Grandma’s Old Fashioned Poppy Seed Cake

Grandma’s Old-Fashioned Poppy Seed Cake.

One of the things I love to do around my birthday is bake Grandma’s Old-Fashioned Poppy Seed Cake.

Having a birthday so close after Christmas, when everyone is really “over” sweets, Grandma made this simple cake for my birthday every year for as long as I can remember until she passed away.

May sound kind of strange that I like to bake my own cake these days, but I really do.  For me, it’s more than baking.  It’s reminiscing.  It’s sweet, loving memories.  It’s kind of a tribute to my Stella Star.

I use Grandma’s old tin measuring cup as I measure out the flour and sugar.  I grease and flour the pan – a square tube pan – because that is the way Grandma did it.   I crack eggs and stir and think of conversations Grandma and I had in the kitchen while she cooked and baked.  I put it in the oven and wait for the smell…. That smell that takes me right there to her kitchen.  Right back to that feeling of comfort and peace and unconditional love.

So yep – baking my cake gives me almost as much joy as eating it!

I love the way the outside is crisp and crunchy, and the inside is tender and moist and just a little sweet, but packed full of flavor.

This is a very basic cake.  A cake likely made in times when ingredients were simple, money was tight, and everything was made from scratch with love.  And I love it!

Do you have a recipe like this that is just as much of a memory as it is something to eat?  Something that is a ritual of love?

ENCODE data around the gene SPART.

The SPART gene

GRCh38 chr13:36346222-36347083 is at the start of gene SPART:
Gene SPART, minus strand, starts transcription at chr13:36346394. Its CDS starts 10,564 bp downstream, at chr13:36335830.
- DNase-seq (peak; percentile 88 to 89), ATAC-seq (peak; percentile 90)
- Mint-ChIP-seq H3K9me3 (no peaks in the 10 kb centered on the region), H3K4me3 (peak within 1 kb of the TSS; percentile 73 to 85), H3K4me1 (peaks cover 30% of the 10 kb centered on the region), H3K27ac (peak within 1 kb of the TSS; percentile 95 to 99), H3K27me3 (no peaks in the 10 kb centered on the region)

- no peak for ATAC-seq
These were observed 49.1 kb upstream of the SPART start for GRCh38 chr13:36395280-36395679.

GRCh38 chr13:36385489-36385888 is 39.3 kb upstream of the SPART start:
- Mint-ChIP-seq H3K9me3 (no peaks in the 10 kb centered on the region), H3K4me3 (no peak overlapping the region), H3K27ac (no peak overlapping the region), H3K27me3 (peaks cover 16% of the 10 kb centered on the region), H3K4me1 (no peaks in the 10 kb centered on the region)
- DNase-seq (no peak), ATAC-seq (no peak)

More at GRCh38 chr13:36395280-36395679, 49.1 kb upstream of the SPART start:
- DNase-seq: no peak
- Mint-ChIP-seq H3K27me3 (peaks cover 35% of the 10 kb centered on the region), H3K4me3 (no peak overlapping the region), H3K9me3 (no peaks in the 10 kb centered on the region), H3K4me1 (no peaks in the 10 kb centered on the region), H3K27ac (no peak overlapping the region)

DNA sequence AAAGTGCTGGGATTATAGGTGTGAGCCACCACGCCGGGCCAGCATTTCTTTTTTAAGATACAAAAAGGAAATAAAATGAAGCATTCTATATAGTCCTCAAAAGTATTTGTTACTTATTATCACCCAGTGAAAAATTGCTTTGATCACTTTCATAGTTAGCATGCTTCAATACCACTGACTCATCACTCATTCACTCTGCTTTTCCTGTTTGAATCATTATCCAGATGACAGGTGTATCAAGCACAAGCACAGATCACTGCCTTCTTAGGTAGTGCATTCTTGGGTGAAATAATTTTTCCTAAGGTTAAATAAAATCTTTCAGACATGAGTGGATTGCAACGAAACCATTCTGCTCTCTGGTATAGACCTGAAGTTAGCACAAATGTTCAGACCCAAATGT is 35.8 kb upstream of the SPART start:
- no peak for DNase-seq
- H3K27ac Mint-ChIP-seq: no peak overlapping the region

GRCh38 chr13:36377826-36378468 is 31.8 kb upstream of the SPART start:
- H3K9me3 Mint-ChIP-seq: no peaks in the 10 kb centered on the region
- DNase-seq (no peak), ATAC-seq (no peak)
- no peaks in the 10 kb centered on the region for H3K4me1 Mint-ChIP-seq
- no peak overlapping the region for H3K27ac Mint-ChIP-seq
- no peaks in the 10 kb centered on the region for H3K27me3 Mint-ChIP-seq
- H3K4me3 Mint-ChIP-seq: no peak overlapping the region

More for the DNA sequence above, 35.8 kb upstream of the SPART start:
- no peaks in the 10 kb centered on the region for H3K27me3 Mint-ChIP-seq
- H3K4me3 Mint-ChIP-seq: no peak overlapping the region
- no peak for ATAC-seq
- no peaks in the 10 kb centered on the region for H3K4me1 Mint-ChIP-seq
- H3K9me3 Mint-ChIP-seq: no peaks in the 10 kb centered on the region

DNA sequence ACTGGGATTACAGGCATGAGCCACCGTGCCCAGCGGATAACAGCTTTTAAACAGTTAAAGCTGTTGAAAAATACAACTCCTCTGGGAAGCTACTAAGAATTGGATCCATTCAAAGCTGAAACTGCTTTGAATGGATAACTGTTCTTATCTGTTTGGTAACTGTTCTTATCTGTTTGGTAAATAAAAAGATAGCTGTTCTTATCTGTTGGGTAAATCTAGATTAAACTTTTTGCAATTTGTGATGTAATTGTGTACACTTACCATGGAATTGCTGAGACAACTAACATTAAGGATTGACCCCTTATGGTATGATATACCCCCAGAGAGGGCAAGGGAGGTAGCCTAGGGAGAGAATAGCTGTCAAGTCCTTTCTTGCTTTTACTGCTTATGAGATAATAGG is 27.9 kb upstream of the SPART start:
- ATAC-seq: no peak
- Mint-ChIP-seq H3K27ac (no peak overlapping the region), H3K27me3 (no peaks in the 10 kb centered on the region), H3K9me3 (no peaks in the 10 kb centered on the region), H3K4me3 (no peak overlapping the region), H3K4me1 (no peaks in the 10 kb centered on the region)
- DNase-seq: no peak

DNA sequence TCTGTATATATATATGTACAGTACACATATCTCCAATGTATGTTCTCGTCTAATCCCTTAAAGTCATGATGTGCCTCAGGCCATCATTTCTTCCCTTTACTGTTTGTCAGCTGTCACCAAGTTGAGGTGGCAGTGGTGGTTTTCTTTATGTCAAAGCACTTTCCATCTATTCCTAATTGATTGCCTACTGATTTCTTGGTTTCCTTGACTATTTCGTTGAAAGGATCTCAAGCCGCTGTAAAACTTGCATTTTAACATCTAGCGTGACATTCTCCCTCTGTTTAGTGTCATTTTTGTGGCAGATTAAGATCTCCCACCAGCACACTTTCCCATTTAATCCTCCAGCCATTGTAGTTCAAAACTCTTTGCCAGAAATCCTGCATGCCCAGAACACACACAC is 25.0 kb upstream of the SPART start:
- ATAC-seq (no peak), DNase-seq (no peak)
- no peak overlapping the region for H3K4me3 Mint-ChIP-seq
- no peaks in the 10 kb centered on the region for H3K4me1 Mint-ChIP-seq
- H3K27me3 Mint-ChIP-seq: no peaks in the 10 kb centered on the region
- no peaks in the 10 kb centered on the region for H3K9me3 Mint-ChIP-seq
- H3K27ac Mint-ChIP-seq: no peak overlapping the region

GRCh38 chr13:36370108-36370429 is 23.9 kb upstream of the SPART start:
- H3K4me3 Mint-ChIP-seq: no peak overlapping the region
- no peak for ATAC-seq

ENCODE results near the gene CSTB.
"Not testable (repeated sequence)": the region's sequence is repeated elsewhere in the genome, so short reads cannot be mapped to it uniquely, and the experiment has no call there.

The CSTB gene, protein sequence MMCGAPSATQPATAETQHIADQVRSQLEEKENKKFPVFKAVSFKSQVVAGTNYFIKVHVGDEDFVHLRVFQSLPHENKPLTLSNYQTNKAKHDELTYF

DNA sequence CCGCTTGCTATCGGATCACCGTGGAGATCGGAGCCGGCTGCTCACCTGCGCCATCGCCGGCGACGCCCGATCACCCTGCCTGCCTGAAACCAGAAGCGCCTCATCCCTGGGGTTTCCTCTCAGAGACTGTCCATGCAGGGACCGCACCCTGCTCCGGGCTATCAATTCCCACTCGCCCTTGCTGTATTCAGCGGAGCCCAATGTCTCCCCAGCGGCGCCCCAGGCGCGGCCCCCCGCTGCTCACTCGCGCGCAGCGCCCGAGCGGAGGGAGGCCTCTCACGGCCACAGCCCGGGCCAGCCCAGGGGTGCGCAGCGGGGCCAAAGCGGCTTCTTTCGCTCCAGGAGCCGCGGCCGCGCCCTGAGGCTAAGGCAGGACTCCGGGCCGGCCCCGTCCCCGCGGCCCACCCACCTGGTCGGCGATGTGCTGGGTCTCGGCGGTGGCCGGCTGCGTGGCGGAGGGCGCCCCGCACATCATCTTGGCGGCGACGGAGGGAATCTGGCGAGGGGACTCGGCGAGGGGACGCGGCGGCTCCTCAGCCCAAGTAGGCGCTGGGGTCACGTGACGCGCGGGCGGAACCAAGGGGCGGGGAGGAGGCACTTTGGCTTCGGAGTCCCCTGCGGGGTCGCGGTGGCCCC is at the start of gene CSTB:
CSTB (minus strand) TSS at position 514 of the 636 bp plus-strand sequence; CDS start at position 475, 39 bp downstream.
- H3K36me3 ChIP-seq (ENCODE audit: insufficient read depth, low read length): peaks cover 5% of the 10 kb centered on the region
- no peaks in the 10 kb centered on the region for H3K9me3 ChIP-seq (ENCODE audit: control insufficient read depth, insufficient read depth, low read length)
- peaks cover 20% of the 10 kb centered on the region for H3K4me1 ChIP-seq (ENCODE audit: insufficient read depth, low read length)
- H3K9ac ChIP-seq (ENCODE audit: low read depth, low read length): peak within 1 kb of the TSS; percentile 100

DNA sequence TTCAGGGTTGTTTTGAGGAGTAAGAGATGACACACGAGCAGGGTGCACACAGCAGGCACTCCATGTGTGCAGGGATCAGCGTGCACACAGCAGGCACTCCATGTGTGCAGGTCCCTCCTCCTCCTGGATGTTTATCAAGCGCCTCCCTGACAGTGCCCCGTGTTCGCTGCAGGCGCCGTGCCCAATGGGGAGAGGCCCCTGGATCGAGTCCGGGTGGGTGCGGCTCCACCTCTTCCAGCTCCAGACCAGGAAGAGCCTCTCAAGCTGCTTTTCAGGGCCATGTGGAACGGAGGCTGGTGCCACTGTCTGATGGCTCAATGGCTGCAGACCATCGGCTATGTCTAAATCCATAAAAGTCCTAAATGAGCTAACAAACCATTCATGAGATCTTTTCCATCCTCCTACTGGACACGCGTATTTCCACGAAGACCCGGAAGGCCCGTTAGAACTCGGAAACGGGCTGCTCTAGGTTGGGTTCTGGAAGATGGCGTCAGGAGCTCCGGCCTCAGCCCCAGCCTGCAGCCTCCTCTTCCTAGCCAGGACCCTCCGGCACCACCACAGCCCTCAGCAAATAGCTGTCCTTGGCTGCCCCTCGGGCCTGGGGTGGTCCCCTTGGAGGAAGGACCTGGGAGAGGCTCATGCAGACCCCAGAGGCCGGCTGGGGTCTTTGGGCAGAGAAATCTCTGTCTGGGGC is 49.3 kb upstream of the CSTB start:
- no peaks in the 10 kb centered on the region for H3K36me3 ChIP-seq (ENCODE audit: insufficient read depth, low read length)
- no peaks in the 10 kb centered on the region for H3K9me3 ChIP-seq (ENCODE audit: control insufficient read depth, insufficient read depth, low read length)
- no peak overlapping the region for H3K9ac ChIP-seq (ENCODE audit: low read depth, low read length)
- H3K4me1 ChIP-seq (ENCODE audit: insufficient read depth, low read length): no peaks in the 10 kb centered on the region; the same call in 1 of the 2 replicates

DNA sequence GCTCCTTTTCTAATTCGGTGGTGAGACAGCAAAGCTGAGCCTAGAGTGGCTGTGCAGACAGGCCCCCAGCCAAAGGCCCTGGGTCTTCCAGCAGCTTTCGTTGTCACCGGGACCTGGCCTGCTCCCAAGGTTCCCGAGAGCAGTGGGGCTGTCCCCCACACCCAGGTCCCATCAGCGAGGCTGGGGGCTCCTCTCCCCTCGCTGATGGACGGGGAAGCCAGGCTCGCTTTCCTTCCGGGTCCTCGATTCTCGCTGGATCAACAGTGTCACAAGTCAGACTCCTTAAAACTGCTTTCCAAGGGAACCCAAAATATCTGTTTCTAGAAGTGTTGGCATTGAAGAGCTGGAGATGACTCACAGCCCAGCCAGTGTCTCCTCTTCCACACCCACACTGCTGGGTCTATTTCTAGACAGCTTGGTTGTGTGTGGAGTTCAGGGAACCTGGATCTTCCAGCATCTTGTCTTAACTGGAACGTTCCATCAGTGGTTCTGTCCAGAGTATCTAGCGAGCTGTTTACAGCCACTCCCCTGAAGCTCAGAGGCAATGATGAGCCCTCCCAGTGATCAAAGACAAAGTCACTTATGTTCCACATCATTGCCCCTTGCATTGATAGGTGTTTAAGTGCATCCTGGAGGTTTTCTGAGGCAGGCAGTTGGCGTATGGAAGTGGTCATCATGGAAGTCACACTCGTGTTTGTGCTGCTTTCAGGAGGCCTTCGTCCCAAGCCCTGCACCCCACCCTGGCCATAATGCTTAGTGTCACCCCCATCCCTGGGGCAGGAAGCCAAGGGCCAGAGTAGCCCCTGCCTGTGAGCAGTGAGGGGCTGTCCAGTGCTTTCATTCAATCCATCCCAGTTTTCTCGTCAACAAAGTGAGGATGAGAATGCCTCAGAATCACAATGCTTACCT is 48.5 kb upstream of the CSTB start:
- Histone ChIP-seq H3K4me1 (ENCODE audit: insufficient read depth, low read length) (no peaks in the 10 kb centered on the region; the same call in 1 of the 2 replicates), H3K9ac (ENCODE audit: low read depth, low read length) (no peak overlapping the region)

Here is our recipe:

Grandma's Easy Poppy Seed Cake

  • Servings: One Yummy Cake
  • Print

INGREDIENTS:
3 cups flour
2 cups sugar
1/2 tsp baking soda
1/2 tsp salt
4 eggs
1 tsp vanilla
1 cup vegetable oil
1 can evaporated milk
1/4 cup poppy seeds
DIRECTIONS:
Preheat oven to 350 degrees F.  Grease and flour 10 inch tube or bundt pan.
In a large bowl, mix dry ingredients.
Make a well in the center and add eggs, vanilla, oil, and milk.  Mix well.
Fold in poppy seeds.
Pour into prepared pan, and bake for 1 hour or until toothpick inserted into cake comes out clean.
Cool 10 minutes in pan, then turn onto rack to cool.

When cool, sprinkle generously with sifted powdered sugar.

Enjoy!
Cheers & Hugs,
Jodi

57 thoughts on “Grandma’s Old Fashioned Poppy Seed Cake

  1. Wonderful, Jodi!

    This takes me back to being in my grandmother’s (“Ba”) kitchen as she cooked and baked. How we talked and talked….whatever she made was wonderful, especially birthday cakes.

    Happy birthday—I’m sure that your Stella is smiling right now!

    Jane

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  2. “Baking is love made edible” – unknown. I would like to say that I am the unknown author, alas, I am not. To be honest, it was printed on a T-shirt that I purchased for my daughter. It certainly was true of my sweet Gram and it appears to describe your Grandma “Stella Star” too. My Gram was the piecrust expert. I watched her from toddler to teenager, unable to pin her down to an exact recipe. She knew by the “feel” when it was “just right” and it was always perfectly light and flaky. Mine more resembles a rock that holds a tasty filling. Your Birthday cake is the perfect combination of past and present celebrations. A tradition and gift to pass onto your Granddaughter through shared floury moments. Thank-you! P.S. A square tube pan…love it!